(a film review by Mark R. Leeper)

CAPSULE: A sewage worker will get a large reward if he goes into the sewer to fix a bad water contamination problem. But he never guessed all that is going on under his feet. Some of the same team who created the very original PONTYPOOL (2008) is back, though it is with an idea not so original and not nearly so satisfying. Tony Burgess directs. Try not to see the film just before dinner. Try not to see this film just after dinner either. Rating: high 0 (-4 to +4) or 5/10

Horror films have a responsibility to shock the viewer and get a reaction. In PSYCHO, Alfred Hitchcock did it with a slasher's knife. The "Saw" films have vivid images of sadism. The writers of SEPTIC MAN know that we have an instinctive aversion to human waste and they use that to grab a viewer reaction. I am afraid that a new subgenre of the horror film is the process of being invented to stand beside the slasher film and the zombie film and the torture films. I am not sure what to call it. Calling it the "revulsion film" is too broad and the "fecal-horror film" may be too narrow. However, SEPTIC MAN is a film to stand beside the HUMAN CENTIPEDE films and be as disgusting, dubious as that distinction is.

The film opens, appropriately I suppose, with a woman on a toilet in the world's grungiest bathroom and vomiting. Some viewers probably join her. But she has little more connection to the main body of the film.

Jack (a.k.a. "Septic Man," played by Jason David Brown) is a kind of unsung hero that only another sewer worker would have appreciated. He is apparently a legend among sewer workers as he fixed a terrible backup of sewage a few years back and saved the Sewage Disposal Department and Collingwood, Ontario, from a terrible contamination problem. Now a few years later there is a terrible contamination problem in the same town, and everyone will be evacuated, including Jack's pregnant wife Shelley (Molly Dunsworth) wants to get out while she can and wants Jack to come with her. But the sinister Phil Prosser (Julian Richings) is willing to pay Jack a hero's pay to go into the sewer system and fix everything. However, once Jack gets where he is going he finds himself trapped in a septic tank. And there is someone trying to kill him. This all sounds like satire and a thriller that Ed Norton of "The Honeymooners" could have written. It is however done deadpan seriously.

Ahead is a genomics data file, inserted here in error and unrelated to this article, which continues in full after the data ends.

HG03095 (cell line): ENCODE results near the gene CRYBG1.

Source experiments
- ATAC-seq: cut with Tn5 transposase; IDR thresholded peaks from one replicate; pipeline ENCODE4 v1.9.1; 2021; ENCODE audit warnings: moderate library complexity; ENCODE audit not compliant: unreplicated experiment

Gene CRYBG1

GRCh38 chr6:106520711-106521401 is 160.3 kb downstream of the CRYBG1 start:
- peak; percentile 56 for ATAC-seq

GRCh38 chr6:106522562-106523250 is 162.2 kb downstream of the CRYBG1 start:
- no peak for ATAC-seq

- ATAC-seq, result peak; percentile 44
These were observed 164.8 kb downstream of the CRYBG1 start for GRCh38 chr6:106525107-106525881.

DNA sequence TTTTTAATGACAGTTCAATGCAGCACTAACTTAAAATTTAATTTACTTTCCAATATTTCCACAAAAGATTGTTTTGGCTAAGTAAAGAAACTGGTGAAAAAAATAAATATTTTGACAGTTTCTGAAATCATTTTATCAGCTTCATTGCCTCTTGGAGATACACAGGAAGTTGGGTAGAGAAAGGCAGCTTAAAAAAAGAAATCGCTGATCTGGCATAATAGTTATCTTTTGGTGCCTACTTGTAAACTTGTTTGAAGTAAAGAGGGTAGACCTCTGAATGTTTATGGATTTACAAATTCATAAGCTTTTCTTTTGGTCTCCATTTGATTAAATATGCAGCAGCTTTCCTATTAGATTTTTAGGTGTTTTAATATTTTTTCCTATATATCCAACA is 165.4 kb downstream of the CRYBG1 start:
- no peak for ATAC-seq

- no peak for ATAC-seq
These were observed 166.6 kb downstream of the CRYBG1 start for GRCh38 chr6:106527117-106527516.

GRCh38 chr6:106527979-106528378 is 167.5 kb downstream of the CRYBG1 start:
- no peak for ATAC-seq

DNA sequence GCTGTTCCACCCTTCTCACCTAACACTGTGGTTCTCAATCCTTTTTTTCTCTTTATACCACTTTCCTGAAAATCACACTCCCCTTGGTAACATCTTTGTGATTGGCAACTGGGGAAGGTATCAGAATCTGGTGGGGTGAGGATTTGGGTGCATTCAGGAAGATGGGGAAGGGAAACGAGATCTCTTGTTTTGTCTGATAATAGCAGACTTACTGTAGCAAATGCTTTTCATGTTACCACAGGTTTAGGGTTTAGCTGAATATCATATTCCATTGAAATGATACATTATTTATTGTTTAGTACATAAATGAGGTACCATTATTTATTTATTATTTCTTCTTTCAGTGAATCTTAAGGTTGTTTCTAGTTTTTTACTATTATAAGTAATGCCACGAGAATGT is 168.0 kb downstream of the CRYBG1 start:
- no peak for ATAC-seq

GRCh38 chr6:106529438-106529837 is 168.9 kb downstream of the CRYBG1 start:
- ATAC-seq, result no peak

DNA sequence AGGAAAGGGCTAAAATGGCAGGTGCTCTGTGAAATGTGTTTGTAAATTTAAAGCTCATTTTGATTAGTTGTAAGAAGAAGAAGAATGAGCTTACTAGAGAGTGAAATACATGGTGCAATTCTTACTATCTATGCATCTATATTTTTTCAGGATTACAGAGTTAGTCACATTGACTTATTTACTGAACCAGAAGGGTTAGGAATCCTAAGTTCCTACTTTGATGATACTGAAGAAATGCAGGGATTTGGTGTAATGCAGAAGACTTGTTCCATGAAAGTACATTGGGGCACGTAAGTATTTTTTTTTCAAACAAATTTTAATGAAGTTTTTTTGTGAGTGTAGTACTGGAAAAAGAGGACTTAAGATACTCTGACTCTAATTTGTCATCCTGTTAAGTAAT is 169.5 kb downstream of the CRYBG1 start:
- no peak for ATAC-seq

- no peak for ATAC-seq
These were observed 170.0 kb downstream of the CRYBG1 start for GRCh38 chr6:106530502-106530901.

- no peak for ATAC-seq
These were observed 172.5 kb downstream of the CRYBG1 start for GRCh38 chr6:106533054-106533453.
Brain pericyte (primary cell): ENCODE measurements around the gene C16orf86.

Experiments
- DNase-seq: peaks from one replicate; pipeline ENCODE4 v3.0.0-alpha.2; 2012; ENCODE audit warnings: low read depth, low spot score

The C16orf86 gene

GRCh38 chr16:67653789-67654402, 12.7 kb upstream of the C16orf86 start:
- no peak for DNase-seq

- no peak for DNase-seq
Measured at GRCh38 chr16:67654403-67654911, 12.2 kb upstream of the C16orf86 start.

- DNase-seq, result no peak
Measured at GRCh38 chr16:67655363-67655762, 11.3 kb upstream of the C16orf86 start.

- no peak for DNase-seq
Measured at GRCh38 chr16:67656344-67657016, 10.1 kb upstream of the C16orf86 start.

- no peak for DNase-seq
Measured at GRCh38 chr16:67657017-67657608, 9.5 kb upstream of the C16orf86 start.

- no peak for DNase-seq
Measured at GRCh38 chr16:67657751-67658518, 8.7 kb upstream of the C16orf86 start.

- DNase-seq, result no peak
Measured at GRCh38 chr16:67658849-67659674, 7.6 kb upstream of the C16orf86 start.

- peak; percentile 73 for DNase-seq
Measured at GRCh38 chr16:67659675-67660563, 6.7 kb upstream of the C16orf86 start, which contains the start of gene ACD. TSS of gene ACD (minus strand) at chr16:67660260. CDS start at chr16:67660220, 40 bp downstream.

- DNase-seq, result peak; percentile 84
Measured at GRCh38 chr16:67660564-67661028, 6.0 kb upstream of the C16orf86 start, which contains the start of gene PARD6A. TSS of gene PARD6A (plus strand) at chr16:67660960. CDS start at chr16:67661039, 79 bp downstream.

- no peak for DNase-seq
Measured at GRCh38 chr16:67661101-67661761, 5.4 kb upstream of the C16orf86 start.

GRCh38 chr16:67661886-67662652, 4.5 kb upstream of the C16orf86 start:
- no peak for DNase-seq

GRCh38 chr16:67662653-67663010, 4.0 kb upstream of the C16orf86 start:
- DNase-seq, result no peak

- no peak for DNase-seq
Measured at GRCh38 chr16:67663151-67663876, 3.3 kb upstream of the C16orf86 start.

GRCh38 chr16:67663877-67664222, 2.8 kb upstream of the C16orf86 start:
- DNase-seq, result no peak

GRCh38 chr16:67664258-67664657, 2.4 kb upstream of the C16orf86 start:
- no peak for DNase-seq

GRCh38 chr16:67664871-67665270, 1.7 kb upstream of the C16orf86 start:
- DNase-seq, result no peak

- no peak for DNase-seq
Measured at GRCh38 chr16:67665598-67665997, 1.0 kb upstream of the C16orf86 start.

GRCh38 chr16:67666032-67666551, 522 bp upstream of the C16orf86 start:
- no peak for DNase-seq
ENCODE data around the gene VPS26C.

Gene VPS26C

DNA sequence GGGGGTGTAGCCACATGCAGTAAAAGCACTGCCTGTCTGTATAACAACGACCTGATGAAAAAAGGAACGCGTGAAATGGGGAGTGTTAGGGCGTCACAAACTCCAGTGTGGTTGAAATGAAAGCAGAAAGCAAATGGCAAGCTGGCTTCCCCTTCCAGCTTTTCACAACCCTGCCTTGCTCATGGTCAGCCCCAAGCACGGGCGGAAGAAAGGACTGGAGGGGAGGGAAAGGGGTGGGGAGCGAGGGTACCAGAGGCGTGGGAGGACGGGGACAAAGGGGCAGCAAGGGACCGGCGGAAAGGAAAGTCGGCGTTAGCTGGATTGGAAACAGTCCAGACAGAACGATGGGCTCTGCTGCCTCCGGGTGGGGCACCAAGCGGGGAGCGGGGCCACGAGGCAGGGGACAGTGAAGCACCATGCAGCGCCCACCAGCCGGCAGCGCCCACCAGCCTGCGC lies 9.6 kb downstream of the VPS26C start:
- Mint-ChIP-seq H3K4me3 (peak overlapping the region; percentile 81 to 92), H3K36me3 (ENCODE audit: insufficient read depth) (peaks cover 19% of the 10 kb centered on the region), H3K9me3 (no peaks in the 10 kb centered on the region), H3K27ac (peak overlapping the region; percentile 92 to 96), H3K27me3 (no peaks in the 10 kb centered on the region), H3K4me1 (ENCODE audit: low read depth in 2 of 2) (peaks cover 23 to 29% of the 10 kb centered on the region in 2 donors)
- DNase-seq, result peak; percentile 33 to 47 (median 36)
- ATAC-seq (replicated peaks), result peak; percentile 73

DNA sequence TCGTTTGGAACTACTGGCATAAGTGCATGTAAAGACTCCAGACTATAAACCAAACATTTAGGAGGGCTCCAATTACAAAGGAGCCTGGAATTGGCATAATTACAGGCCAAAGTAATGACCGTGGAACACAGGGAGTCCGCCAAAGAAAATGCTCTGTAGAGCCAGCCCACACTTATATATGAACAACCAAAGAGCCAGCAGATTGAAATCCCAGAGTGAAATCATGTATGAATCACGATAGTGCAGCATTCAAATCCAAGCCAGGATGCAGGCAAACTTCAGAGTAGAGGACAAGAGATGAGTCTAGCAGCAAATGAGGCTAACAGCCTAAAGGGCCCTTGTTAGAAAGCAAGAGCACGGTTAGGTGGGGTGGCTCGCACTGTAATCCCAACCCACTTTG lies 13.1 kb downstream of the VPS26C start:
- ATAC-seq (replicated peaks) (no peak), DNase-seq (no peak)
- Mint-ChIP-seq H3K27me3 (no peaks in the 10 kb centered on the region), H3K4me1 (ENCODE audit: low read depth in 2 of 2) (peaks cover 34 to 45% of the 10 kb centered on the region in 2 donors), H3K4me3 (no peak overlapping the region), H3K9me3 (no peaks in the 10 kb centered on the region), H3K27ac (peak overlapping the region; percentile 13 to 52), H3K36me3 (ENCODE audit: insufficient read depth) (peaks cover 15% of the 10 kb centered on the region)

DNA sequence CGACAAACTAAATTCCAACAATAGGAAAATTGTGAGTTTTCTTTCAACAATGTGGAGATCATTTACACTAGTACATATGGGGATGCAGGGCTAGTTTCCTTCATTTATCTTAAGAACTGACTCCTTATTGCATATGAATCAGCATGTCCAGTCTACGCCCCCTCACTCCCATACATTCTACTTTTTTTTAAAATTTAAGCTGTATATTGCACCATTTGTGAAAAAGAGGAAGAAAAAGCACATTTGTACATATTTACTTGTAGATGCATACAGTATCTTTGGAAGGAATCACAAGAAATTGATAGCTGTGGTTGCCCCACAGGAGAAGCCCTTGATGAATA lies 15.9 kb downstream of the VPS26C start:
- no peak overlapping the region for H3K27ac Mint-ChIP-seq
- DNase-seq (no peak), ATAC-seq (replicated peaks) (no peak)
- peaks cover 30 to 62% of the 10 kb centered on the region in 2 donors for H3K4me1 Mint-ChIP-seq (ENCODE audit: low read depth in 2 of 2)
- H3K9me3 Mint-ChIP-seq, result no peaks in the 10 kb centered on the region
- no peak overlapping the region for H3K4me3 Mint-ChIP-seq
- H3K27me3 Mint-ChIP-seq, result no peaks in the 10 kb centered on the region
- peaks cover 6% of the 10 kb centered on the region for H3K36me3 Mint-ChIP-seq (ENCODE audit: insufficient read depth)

A problem with this film is that even though it was written by the same Tony Burgess who wrote the inventive PONTYPOOL in 2008, he and director Jesse Thomas Cook just did not have enough idea here to fill a film, even one only 83 minutes long. Burgess misjudges the scare factor of a man in a septic tank wandering around with little progress being made in the plot. Otherwise the septic tank was a good idea for the producers since how much can it cost to rent of septic tank and film on location? But wandering a septic tank is just insufficiently spooky. The truth is the fecal matter that plays an important part of this film is more implied than really present. We see more vomit than feces, lucky us. Though Jack does become encrusted with something unidentifiable. And still there is such an insufficiency of idea here that they throw in a chainsaw killer, perhaps giving the film a nice nostalgic feel even if it is only temporary.

As far as I could tell there was only one familiar face in the cast. The Mayor of Collingwood who appears only on a TV screen and does not interact with other actors is Stephen McHattie who among roles played the lead in PONTYPOOL.

One has the feeling throughout the film that there is more going on than meets the eye, though that is not the direction the film goes. I rate SEPTIC MAN a high 0 on the -4 to +4 scale or 5/10. SEPTIC MAN will release in the US August 15.

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					Mark R. Leeper
					Copyright 2014 Mark R. Leeper